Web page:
Know the Signs, Fight for Victory

Nutrition, Weight, and Quality of Life – Part 1 of 3

I am so excited about The Marfan Foundation’s initiative to focus on the quality of life issues that affect our community. As the mom of a nine-year-old girl with Marfan, I think about my daughter’s quality of life — at present and in the future — on a daily basis. Quality of life encompasses so many things, and the area that has been a primary focus for us in the last year and where we have seen fantastic results is in nutrition and weight gain.

Being underweight is such a big issue for so many in our community. It seems there is a question weekly in one of the Marfan Facebook groups about how to help a child or adult gain weight. In some cases like my daughter Cassie’s, it can get very serious to the point where you are malnourished. A couple of years ago I entered Cassie’s height and weight into a pediatric BMI (body mass index) calculator online, and no joke, the message I got back was: “Take your child directly to the ER.” That was certainly shocking to see, but it didn’t seem to me at the time that there was anything I could do about it.

The other problem with being underweight is that it contributes to the lack of stamina that so many people with Marfan suffer from. There are other factors at play with stamina, but not having the energy stores that some fat can give you makes it worse.

Cassie had been underweight since she was a baby. She weighed a respectable 7 lbs, 11 ozs when she was born, but by a few months old, she was diagnosed as “failure to thrive.” (I wish the medical community had different words for this condition. I know it wasn’t meant this way, but it felt like such an indictment of me as a mother that my newborn baby wasn’t thriving.) With the FTT diagnosis, we added a GI (gastrointestinal) doctor and nutritionist to Cassie’s very long list of specialists. Along with breastfeeding Cassie, I was told to add formula to my pumped breastmilk for extra calories. And any formula-made bottle was made with double the amount of formula. I got so exhausted by all of the feeding and pumping that I stopped breastfeeding Cassie after six months, which was very disappointing to me.

Cassie’s growth stayed on track for the most part for a couple of years. The nutritionist and GI doctor told us to feed Cassie anything she wanted to eat—the more calories, the better. So Cassie became a kid who loved junk — there was a six-month period when she was around four years old during which she ate nothing but Kraft mac and cheese. Nothing green entered her mouth. She loved sugar and salt. Cassie was always on the thin side, but the line on her growth chart really started to take a nosedive when she was five years old. Her appetite wasn’t great and she was eating less and less. She was the kind of kid who would always rather play than eat. I think a huge part of the problem was that she had so little control over her body and not eating was her way of taking some of the control back. Food was always an issue in her life. We tried to keep our fears about her weight from her, but I know she knew since we did talk about how much she was eating and always encouraging her to eat more. She had one great eating habit, which was stopping eating when she was full. She could actually eat some ice cream and then push the bowl away when she didn’t want anymore, even if there was still ice cream left in the bowl. We were actually encouraging her to push through that feeling and keep eating. It felt so wrong (and, in fact, I thought that Cassie’s habit was the one I should adopt and not the other way around). It also didn’t work. She was eating so much ice cream that it started to feel like medicine to her and she began to refuse it. The thinner she got, the less she wanted to eat. I understand now that her body was malnourished and because of that, she had little appetite. She liked eating, but very small amounts and not a wide variety of foods.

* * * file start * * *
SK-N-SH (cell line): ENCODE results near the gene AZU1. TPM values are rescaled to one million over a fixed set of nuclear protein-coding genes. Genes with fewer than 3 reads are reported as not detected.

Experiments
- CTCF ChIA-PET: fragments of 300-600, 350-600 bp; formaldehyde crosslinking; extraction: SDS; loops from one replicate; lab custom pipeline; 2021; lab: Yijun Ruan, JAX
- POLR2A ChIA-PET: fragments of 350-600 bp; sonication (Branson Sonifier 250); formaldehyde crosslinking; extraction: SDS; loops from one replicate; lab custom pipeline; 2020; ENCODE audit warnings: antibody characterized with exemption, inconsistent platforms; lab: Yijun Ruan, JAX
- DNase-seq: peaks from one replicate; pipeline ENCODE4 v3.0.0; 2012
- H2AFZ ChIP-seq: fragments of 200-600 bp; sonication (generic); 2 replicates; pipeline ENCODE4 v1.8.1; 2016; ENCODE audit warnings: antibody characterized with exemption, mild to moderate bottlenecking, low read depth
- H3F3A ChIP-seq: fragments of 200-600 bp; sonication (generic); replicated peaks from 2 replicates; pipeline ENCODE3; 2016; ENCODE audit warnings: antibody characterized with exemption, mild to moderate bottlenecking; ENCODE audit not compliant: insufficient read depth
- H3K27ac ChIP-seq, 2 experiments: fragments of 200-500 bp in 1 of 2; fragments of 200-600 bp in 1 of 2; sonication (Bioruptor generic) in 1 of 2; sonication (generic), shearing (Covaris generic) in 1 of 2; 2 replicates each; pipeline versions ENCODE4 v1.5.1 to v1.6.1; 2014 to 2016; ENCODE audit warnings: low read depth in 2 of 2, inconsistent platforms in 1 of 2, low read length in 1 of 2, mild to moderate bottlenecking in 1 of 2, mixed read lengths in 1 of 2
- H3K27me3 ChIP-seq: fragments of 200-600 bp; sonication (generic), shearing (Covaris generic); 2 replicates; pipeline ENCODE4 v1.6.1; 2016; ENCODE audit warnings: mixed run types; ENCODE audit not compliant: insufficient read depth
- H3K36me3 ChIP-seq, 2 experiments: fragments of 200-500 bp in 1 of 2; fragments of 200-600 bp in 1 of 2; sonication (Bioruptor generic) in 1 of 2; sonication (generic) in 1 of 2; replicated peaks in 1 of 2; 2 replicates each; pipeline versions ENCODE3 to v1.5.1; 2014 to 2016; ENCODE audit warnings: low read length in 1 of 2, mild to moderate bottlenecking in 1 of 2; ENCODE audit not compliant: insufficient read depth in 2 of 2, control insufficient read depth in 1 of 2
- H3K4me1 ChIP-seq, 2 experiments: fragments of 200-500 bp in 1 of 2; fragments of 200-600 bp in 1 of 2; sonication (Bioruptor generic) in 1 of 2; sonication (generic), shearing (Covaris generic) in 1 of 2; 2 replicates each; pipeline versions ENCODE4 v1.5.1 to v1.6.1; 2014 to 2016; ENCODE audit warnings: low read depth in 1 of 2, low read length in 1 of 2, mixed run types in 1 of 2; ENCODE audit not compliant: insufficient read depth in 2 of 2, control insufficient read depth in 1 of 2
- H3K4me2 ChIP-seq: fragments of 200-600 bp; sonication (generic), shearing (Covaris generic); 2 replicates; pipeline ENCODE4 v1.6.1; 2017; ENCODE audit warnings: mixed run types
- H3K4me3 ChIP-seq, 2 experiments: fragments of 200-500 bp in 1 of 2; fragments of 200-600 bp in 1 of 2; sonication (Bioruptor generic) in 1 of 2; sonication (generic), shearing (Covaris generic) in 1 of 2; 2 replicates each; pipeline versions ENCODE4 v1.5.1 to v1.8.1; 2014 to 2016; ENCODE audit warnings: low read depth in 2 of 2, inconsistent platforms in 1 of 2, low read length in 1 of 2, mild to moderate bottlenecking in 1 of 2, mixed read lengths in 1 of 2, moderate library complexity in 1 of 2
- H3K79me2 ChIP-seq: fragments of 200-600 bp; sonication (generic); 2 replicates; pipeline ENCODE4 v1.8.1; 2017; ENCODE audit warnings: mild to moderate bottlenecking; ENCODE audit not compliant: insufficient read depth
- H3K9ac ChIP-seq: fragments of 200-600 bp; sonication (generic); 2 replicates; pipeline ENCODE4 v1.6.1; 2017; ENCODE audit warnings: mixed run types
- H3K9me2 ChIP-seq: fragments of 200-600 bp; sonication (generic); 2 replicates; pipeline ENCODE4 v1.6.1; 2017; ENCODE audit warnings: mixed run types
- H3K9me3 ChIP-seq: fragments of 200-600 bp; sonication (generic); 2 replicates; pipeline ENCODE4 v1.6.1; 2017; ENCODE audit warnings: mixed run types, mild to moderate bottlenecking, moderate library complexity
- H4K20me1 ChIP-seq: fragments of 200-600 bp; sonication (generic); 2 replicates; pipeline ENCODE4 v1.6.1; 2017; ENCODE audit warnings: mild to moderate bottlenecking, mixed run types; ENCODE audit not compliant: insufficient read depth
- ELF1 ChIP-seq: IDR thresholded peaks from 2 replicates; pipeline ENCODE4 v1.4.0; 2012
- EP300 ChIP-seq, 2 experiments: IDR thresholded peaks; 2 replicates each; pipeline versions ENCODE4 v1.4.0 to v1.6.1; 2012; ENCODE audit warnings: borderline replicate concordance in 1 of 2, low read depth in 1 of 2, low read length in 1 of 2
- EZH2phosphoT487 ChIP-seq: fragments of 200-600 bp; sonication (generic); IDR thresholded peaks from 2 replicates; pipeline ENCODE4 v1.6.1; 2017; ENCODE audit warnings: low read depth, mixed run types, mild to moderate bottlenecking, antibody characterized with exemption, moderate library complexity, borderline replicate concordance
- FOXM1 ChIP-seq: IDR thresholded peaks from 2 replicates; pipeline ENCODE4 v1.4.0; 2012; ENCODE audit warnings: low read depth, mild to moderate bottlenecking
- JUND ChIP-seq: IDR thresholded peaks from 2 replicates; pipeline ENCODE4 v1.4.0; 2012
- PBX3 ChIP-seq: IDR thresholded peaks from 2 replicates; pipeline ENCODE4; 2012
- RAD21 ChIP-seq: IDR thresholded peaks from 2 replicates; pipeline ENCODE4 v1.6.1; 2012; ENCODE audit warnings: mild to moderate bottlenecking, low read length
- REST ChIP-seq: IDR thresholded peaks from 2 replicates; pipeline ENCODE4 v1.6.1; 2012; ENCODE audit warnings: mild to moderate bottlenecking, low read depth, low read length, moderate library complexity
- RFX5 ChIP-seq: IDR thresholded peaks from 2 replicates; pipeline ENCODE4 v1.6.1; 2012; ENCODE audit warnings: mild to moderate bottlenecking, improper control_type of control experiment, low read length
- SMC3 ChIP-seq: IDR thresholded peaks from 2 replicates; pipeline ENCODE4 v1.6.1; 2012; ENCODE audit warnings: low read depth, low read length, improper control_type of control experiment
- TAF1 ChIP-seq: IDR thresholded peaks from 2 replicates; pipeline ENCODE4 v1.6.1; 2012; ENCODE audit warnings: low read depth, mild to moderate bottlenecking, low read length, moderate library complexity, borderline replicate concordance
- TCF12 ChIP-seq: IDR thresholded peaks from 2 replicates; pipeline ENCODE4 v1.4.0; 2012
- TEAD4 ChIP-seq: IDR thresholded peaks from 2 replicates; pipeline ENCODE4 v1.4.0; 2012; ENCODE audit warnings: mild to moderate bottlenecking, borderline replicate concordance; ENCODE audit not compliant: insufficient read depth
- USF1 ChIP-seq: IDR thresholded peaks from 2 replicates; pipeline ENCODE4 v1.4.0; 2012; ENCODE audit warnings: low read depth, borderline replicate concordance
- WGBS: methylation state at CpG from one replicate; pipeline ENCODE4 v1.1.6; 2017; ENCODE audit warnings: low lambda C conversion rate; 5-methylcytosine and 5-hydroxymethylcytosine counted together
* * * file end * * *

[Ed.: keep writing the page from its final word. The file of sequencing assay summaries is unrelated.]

Things grew more frightening after Cassie’s first spinal surgery (during which growing rods were placed to correct her severe scoliosis). This surgery was incredibly difficult to recover from. It made her mitral valve repair six months earlier look like a walk in the park. Cassie lost five pounds right after this surgery and, in the next year, she did not gain a single pound. All of her doctors started talking to us about placing a g-tube (which stands for gastrostomy tube and is a feeding tube that goes directly into the stomach). My husband and I resisted the g-tube placement at first because we did not want to “medicalize” our lives further than they already had been and we were not convinced it would make a difference. A little less than a year after Cassie’s spinal rod placement, we were back in the hospital for her first surgical lengthening of the rods. We requested a meeting with a GI doctor, and he told us that Cassie’s BMI was the lowest of any patient he’d ever seen. Even though I could see how thin Cassie was, hearing it in those words made us realize just how desperately she needed more nutrition.